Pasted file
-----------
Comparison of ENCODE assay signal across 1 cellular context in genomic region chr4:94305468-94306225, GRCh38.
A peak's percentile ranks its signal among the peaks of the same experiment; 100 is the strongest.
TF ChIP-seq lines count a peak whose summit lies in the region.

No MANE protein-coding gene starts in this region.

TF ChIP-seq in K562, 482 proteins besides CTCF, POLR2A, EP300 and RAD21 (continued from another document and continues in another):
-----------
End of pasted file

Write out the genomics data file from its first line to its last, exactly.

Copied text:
Comparison of ENCODE assay signal across 1 cellular context in genomic region chr4:94305468-94306225, GRCh38.
A peak's percentile ranks its signal among the peaks of the same experiment; 100 is the strongest.
TF ChIP-seq lines count a peak whose summit lies in the region.

No MANE protein-coding gene starts in this region.

TF ChIP-seq in K562, 482 proteins besides CTCF, POLR2A, EP300 and RAD21 (continued from another document and continues in another):